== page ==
Who’s voting for the president? Not you. We live in a society where your vote doesn’t directly count during a presidential election. This is due to an antiquated system called the electoral college. The electoral college (EC) was founded in 1787. The founding fathers set up the system so that the president is chosen indirectly. This was done so that “popular passion,” wouldn’t factor in as much. Basically they didn’t want presidential campaigns to become purely advertisement campaigns. (third party times) But there are a few serious flaws in the electoral college that need to be dealt with. For example, the well known Democratic motto “one man, one vote,” (which means every vote counts) doesn’t apply to presidential elections because of the EC. The electoral college makes it possible for a candidate who wins the popular vote of the people to lose the presidency. (electoral college) This has happened exactly 3 times in the past. Once in 1876, and once in 1888, and most recently during the 2000 elections. President Bush lost the popular vote to candidate Al Gore by over 500,000 votes. Bush still won the presidency because Florida (a key state in elections) had a last minute change in the electoral votes. This threw the entire state into a republican vote. “On two other occasions (1800 and 1824), the House of Representatives 2 picked the president when nobody won an electoral-college majority.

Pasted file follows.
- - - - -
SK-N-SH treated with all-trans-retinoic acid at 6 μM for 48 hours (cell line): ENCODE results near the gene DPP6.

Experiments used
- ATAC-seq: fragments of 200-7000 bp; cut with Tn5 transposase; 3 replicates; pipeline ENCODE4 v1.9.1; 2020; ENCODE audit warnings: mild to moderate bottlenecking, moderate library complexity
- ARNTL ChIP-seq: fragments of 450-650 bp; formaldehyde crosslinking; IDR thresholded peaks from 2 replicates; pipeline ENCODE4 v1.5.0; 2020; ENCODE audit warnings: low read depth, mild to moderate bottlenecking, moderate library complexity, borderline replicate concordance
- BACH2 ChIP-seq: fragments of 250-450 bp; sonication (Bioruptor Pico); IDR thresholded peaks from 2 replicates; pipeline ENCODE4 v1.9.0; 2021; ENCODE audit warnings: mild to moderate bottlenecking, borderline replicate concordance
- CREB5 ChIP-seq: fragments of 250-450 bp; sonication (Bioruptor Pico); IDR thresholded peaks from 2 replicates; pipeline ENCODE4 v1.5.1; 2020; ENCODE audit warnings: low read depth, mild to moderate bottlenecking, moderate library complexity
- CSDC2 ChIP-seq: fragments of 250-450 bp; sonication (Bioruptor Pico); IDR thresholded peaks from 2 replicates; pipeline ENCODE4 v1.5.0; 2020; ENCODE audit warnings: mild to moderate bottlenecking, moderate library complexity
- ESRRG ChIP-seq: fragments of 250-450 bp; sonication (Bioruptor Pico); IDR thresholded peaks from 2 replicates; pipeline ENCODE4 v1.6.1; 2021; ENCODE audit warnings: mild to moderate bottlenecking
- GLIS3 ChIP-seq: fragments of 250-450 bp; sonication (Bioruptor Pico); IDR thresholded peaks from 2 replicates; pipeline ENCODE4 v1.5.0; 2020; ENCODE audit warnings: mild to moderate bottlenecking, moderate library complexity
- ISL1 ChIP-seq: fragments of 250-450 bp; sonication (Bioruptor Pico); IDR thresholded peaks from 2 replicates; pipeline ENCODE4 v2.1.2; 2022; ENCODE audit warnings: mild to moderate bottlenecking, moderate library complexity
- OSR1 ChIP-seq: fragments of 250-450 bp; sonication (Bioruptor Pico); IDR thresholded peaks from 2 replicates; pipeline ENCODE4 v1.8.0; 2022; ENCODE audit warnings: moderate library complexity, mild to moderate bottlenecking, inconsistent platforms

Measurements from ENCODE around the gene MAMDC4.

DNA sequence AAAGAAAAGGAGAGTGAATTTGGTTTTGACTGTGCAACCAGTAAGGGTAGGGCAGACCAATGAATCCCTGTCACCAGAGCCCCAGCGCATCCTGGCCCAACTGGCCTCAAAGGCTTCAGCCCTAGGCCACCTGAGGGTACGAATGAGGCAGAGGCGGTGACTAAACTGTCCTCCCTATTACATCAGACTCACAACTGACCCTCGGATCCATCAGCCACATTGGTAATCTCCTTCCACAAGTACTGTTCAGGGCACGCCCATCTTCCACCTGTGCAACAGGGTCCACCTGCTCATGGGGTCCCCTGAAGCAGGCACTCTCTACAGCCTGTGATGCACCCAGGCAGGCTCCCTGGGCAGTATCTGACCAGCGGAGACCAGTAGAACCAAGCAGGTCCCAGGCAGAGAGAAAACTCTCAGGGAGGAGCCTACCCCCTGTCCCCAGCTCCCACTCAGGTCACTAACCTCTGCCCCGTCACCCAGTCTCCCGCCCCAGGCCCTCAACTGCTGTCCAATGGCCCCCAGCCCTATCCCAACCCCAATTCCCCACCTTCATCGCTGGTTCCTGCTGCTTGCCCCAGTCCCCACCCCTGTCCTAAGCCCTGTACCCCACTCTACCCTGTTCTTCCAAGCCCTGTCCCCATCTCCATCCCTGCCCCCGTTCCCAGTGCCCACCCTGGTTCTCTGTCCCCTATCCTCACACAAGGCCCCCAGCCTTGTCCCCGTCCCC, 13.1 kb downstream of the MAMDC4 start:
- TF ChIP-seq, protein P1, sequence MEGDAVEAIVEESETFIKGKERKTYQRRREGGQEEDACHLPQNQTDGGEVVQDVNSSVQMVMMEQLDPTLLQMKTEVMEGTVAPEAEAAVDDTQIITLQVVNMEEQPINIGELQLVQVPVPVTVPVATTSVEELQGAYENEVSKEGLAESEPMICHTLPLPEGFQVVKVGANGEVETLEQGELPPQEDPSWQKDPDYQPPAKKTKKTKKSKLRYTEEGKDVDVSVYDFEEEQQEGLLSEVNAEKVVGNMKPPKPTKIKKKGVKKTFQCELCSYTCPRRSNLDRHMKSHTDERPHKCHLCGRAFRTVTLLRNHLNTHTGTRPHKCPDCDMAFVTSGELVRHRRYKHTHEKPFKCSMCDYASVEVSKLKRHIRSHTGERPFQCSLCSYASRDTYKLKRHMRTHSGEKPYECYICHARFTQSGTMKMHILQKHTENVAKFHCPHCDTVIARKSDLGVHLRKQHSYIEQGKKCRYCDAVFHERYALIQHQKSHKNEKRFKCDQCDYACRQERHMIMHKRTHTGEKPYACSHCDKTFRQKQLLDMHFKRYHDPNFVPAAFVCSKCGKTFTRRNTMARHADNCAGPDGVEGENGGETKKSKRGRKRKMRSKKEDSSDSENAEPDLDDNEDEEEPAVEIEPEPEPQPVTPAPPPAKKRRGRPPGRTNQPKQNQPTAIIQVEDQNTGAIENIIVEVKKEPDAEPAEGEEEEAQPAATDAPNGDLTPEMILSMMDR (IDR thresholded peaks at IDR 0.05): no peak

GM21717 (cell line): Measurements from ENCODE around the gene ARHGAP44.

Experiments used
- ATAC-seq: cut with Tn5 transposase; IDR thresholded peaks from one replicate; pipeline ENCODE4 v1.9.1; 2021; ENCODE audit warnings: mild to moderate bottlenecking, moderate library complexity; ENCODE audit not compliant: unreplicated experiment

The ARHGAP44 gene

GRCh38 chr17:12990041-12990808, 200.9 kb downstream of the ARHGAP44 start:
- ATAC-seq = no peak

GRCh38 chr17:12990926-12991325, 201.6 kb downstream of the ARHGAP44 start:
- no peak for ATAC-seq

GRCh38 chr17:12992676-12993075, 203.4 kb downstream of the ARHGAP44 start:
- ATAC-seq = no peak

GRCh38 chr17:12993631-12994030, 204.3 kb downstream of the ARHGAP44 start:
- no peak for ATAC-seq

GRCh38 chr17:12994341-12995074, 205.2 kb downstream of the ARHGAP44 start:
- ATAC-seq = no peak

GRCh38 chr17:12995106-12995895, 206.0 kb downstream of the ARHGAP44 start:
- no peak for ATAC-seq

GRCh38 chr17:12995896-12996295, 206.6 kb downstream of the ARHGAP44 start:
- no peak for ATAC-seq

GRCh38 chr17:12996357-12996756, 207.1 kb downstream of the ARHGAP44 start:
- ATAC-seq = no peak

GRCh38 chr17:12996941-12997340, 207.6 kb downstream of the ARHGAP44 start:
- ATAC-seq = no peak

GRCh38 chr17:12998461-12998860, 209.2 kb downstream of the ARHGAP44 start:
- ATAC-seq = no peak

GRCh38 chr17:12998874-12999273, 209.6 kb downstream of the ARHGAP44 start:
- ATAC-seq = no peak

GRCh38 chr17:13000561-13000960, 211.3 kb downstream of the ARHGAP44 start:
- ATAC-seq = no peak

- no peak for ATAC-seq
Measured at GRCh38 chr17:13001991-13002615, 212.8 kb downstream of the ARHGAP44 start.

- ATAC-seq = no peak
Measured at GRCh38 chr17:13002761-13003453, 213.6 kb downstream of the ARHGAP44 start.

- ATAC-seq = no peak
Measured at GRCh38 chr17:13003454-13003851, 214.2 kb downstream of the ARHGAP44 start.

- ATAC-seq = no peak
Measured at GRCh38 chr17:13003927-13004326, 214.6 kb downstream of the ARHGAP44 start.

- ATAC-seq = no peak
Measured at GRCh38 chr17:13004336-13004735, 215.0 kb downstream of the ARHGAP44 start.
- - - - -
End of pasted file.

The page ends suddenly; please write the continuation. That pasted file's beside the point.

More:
Thomas Jefferson once described this circumstance as ‘the most dangerous blot on our Constitution.’ ” (electoral college) Lawrence P. Longley and Neal R. Pierce, two experts on the electoral college and Harvard teachers, agree wholeheartedly with Jefferson’s statement. They know full well the weaknesses of the EC. They did some calculations to illustrate this point further. Californians have over two times as much voting power as do people in Montana because of the population differences. Even worse than that is, if even a few votes change in some key states it can change the whole outcome of an election. e.g. the 2000 Florida elections.
There have been 22 razor close elections in our history one of which was ” the 1960 race between John F. Kennedy and Richard Nixon–if 8,971 votes in Illinois and Missouri had switched from Kennedy to Nixon that year, the result would have been an electoral college deadlock.” (electoral college) Longley and Peirce argue that “it’s only a matter of time before it breaks down completely. The President of the United States is elected indirectly by the electoral college — an archaic and quirky system that threatens every four years to overturn popular will.” (electoral college) To top it all off, the people we choose to vote for the president aren’t even required to keep their pledges. “In 24 states and the district of Columbia, electors are 3 not bound by any state law or regulation that they vote for the states popular vote winner.” (civic values) For example in 1988 an elector pledged to Michael Dukakis changed his pledge to Lloyd Bentsen.